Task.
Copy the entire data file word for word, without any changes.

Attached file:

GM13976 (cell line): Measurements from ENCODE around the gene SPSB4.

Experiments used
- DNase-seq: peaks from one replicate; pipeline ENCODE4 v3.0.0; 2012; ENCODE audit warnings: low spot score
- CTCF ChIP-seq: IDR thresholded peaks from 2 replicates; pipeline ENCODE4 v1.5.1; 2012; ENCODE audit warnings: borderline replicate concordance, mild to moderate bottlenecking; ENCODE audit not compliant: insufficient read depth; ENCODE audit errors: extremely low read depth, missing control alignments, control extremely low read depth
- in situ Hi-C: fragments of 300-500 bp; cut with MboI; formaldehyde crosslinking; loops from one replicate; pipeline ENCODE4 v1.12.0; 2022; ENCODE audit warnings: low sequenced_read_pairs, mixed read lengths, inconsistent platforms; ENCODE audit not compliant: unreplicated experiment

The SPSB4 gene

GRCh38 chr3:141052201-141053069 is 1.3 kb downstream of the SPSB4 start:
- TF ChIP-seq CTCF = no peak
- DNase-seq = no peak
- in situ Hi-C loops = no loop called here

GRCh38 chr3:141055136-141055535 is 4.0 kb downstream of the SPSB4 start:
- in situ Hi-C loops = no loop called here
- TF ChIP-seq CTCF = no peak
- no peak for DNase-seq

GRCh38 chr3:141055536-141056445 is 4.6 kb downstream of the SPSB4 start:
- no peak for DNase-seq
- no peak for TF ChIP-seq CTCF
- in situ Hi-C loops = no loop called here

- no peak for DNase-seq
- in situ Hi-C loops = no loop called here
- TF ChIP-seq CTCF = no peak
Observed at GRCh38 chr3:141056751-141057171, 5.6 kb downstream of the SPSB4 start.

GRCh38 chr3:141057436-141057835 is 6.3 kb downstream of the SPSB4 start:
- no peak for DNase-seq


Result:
GM13976 (cell line): Measurements from ENCODE around the gene SPSB4.

Experiments used
- DNase-seq: peaks from one replicate; pipeline ENCODE4 v3.0.0; 2012; ENCODE audit warnings: low spot score
- CTCF ChIP-seq: IDR thresholded peaks from 2 replicates; pipeline ENCODE4 v1.5.1; 2012; ENCODE audit warnings: borderline replicate concordance, mild to moderate bottlenecking; ENCODE audit not compliant: insufficient read depth; ENCODE audit errors: extremely low read depth, missing control alignments, control extremely low read depth
- in situ Hi-C: fragments of 300-500 bp; cut with MboI; formaldehyde crosslinking; loops from one replicate; pipeline ENCODE4 v1.12.0; 2022; ENCODE audit warnings: low sequenced_read_pairs, mixed read lengths, inconsistent platforms; ENCODE audit not compliant: unreplicated experiment

The SPSB4 gene

GRCh38 chr3:141052201-141053069 is 1.3 kb downstream of the SPSB4 start:
- TF ChIP-seq CTCF = no peak
- DNase-seq = no peak
- in situ Hi-C loops = no loop called here

GRCh38 chr3:141055136-141055535 is 4.0 kb downstream of the SPSB4 start:
- in situ Hi-C loops = no loop called here
- TF ChIP-seq CTCF = no peak
- no peak for DNase-seq

GRCh38 chr3:141055536-141056445 is 4.6 kb downstream of the SPSB4 start:
- no peak for DNase-seq
- no peak for TF ChIP-seq CTCF
- in situ Hi-C loops = no loop called here

- no peak for DNase-seq
- in situ Hi-C loops = no loop called here
- TF ChIP-seq CTCF = no peak
Observed at GRCh38 chr3:141056751-141057171, 5.6 kb downstream of the SPSB4 start.

GRCh38 chr3:141057436-141057835 is 6.3 kb downstream of the SPSB4 start:
- no peak for DNase-seq